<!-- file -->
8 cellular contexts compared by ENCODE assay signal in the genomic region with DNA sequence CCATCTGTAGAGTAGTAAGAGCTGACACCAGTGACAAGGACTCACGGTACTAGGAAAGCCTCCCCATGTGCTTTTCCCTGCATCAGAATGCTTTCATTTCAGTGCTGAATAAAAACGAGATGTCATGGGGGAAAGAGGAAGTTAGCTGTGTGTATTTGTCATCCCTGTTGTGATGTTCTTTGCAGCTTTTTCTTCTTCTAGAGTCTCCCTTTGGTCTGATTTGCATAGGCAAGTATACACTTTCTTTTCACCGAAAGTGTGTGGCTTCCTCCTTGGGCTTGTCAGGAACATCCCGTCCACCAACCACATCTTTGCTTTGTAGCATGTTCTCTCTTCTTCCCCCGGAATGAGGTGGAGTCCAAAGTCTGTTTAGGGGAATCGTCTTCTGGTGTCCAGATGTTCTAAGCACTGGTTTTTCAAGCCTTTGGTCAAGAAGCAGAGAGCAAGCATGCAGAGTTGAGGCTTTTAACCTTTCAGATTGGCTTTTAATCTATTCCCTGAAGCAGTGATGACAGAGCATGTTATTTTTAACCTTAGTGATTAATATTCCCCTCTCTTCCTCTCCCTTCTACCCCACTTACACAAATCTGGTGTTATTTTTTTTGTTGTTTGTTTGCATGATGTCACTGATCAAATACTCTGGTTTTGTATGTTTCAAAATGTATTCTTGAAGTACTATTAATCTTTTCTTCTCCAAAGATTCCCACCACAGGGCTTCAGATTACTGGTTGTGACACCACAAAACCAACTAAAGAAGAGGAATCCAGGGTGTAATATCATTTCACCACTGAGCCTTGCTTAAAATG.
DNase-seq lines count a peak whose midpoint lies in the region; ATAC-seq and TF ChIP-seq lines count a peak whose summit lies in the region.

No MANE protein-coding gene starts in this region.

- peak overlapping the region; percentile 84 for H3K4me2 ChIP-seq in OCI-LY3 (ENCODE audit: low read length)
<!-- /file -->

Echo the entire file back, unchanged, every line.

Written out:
8 cellular contexts compared by ENCODE assay signal in the genomic region with DNA sequence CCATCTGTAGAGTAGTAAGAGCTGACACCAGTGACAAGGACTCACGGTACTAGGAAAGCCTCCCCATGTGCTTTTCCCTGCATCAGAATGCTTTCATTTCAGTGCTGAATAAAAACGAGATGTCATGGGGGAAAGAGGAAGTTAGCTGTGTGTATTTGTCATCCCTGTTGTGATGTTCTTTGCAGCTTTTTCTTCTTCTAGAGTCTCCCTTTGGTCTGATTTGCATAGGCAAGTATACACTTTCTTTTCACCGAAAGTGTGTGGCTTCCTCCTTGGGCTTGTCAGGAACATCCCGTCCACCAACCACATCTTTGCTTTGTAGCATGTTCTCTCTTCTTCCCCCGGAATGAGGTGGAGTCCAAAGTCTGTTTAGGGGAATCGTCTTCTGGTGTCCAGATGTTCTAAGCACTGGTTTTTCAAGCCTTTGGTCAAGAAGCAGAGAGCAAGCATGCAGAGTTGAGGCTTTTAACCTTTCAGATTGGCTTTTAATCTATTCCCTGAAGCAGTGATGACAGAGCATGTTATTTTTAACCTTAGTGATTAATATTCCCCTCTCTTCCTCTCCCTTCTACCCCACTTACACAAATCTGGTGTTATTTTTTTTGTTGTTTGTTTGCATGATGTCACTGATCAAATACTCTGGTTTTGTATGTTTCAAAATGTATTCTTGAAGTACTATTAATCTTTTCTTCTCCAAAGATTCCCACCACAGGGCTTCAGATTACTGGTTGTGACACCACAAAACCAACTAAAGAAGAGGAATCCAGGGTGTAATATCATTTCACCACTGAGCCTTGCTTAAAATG.
DNase-seq lines count a peak whose midpoint lies in the region; ATAC-seq and TF ChIP-seq lines count a peak whose summit lies in the region.

No MANE protein-coding gene starts in this region.

- peak overlapping the region; percentile 84 for H3K4me2 ChIP-seq in OCI-LY3 (ENCODE audit: low read length)